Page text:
Feb 23, 2011, 1:34 PM
Post #1 of 1
How to Identify & Treat the Symptoms of Negativity
By Clint Maun, CPS
Negativity is not unlike the diseases and infections we deal with on a daily basis in healthcare. Indeed, negativity is a pattern of pessimistic thinking that quickly spreads, causing problems that impact employee morale, motivation, loyalty, creativity, and ultimately your organization's success. Before you know it, negativity can infect the entire staff, wrecking havoc that is hard to repair. So what are healthcare leaders to do? In most cases, the best approach is very similar to how we fight disease and infection: it’s all about prevention.
Just as we routinely perform assessments to identify risk factors and early problems in our patients’ health, we must make a conscious effort to apply screening principles to ensure the health of the workplace under our leadership. When an environmental assessment reveals symptoms of negativity, we should act just as promptly as if a physical illness was sweeping through the facility. Here’s how you can identify and address the symptoms of negativity so that it doesn’t become a full-blown epidemic at your workplace:
• You get a bad vibe on what is not said. Evidence of negativity can be identified through observation of nonverbal communication, such as frowns, lack of eye contact, crossed arms, or the way a person sits, stands, or walks. People constantly communicate without saying a word by their posture and acknowledgment or lack of acknowledgment of others.
• The person only points out problems. As leaders, we want to know if a problem exists. However, if the same person or people continually point out problems (without offering a solution) chances are they are spreading massive amounts of negativity around the facility.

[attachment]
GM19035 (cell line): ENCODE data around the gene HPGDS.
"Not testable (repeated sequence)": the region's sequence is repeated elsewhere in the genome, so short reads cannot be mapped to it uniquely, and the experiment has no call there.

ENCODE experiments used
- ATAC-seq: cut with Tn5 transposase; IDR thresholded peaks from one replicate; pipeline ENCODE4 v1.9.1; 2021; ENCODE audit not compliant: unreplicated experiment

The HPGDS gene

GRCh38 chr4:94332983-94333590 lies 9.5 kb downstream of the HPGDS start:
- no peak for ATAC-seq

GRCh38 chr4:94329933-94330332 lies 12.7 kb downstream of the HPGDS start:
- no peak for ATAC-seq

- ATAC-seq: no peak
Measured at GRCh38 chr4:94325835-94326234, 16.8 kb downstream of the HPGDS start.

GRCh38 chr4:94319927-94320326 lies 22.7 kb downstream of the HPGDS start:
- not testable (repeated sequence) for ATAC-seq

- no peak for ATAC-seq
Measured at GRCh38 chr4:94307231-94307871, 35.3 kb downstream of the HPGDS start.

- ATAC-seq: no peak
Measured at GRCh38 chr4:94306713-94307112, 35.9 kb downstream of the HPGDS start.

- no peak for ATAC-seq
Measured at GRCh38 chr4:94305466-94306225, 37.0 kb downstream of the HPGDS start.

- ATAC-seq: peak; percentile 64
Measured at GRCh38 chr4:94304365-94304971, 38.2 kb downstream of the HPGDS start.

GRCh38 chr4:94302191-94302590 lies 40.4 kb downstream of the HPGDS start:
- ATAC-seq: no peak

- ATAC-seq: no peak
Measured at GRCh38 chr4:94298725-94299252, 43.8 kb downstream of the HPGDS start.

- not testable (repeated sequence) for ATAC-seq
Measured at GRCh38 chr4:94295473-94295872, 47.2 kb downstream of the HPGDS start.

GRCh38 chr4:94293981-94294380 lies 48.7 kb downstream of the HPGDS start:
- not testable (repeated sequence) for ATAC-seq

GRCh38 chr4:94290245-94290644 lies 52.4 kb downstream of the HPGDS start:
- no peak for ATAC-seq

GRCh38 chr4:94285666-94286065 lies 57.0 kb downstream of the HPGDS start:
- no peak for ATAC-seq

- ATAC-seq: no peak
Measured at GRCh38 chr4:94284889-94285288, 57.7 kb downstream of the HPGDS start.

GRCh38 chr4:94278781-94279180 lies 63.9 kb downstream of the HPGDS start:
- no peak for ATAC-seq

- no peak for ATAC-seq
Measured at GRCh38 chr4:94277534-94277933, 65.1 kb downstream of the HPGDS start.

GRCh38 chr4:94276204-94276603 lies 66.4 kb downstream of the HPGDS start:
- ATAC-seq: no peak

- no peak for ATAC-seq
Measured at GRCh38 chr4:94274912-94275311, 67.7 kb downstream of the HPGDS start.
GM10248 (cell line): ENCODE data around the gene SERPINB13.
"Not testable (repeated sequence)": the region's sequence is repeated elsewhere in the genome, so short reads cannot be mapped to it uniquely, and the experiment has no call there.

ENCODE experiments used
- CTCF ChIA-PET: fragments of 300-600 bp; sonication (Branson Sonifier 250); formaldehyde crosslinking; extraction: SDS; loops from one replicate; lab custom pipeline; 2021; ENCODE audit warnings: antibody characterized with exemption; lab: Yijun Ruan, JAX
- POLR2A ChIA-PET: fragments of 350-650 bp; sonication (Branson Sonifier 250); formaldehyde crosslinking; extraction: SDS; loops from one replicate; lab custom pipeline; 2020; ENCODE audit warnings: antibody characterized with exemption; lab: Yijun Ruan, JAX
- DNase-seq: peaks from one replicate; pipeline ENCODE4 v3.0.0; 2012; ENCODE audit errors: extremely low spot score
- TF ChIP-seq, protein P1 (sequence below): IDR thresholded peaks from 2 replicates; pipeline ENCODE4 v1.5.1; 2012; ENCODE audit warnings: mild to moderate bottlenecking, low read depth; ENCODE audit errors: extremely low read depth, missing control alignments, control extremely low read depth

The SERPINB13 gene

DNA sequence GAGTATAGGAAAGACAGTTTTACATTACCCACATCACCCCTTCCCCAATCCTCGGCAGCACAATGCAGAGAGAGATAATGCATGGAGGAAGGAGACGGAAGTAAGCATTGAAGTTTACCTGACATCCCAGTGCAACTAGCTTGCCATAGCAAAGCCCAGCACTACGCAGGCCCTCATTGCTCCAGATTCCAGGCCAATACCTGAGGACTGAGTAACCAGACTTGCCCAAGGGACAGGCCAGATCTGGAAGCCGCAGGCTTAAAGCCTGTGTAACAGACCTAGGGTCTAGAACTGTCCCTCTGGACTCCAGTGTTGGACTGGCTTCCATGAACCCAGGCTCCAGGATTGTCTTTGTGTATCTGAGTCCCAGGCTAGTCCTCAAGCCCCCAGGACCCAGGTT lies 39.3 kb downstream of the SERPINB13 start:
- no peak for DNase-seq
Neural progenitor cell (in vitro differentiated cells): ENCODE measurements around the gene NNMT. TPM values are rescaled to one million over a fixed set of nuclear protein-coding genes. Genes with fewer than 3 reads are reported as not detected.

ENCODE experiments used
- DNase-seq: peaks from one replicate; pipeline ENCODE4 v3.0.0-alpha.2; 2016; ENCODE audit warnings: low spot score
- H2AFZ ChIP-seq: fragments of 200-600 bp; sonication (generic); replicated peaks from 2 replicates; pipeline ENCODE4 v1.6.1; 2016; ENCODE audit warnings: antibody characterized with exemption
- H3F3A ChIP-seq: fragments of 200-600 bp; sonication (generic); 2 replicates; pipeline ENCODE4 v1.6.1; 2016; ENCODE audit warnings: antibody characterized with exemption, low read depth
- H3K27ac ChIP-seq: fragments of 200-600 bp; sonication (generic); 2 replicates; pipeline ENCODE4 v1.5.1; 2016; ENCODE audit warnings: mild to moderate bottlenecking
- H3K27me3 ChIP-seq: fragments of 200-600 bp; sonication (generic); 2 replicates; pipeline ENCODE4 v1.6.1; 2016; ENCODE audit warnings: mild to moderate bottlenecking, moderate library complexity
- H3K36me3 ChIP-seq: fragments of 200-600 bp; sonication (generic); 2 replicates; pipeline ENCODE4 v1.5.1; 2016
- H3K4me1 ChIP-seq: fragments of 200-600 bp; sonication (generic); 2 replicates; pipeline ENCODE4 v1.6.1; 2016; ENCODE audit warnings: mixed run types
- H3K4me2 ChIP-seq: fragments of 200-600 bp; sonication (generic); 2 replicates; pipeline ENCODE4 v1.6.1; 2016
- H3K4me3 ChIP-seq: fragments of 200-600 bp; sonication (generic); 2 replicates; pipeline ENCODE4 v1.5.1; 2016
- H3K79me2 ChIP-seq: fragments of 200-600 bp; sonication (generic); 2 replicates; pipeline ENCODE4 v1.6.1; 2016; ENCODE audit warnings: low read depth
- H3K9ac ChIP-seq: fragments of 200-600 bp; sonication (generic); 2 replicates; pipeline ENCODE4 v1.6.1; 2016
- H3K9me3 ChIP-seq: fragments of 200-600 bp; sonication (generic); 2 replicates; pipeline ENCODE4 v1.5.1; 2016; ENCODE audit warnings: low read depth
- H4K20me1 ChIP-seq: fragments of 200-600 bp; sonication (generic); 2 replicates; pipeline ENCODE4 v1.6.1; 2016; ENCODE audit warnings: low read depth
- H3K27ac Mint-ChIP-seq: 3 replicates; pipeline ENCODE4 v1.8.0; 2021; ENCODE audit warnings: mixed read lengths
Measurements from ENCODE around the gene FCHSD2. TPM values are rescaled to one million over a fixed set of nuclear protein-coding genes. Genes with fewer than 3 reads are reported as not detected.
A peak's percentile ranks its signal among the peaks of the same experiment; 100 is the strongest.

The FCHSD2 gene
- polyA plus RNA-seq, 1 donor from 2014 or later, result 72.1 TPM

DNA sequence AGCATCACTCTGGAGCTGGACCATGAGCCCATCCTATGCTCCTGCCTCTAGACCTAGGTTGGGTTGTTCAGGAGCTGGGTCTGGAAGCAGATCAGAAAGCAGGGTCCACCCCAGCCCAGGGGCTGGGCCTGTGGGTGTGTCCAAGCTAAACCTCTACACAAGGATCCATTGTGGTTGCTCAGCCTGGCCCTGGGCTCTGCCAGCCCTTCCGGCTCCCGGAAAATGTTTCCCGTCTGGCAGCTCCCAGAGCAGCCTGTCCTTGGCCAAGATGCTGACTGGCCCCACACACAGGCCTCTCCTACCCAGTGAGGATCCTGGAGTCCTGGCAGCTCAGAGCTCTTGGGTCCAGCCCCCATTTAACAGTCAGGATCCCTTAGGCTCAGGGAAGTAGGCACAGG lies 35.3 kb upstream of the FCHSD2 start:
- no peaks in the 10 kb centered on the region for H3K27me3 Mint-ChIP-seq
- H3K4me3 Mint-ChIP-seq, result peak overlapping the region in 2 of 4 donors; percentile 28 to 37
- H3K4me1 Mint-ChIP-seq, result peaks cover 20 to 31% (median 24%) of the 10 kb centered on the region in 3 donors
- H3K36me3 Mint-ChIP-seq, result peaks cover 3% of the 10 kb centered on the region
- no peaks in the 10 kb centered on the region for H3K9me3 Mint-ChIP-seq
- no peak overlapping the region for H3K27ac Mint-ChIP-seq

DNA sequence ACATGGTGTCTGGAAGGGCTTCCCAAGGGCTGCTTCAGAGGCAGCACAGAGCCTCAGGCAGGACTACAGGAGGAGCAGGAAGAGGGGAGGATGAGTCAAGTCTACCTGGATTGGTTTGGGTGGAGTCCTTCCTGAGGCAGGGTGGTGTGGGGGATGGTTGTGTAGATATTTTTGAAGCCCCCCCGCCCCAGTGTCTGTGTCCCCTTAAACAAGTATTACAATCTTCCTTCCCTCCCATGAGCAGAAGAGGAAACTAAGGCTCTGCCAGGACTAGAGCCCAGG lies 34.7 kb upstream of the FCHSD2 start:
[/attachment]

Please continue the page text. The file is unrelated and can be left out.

• You get an earful of complaints. Negative people are rarely the most popular people in the office. As such, you’ll probably hear a lot of formal as well as informal feedback about the person. These complaints can range from a general “I just don’t like him” to “He was rude in front of the patient and his family.” Be sure to document all of these complaints so that you have solid evidence when you address the issue.
• Hold them accountable. The first step to treating negativity is holding the employee accountable for his or her negative actions. Keep the focus on the individual's behavior and not on them as a person.
• Focus on the facts. Identify specific facts, including examples of negative behavior and its impact. Give the employee time to respond, and include the opportunity to present any legitimate reasons for the behavior of which you were not aware.
• Provide alternatives. Explain alternate positive actions or behaviors you would like to see, and point out the consequences if those actions or behaviors are not achieved. Ask the employee to offer his or her own suggestions for improvement and guide him or her to come up with a realistic plan.
• Be clear and honest. Make sure that the employee understands that failure to follow the agreed-upon action plan will result in initiation of the disciplinary process as defined in your personnel policies. Monitor behavior and give positive feedback to acknowledge improvement, or follow the disciplinary process if there is no change for the better.
Remember, negativity can spread like a nasty virus. So, you must do your best to identify and treat it before it gets serious. If you choose to ignore workplace negativity, it will most certainly escalate, causing increased employee dissatisfaction and morale. And all of this can ultimately reflect on your leadership abilities. Bottom line: nip negativity in the bud!
“Adopting the right attitude can convert a negative stress into a positive one.”
—Dr. Hans Selye
By Clint Maun, CPS - www.maunlemke.com
(This post was edited by ClintMaun on Feb 23, 2011, 1:35 PM)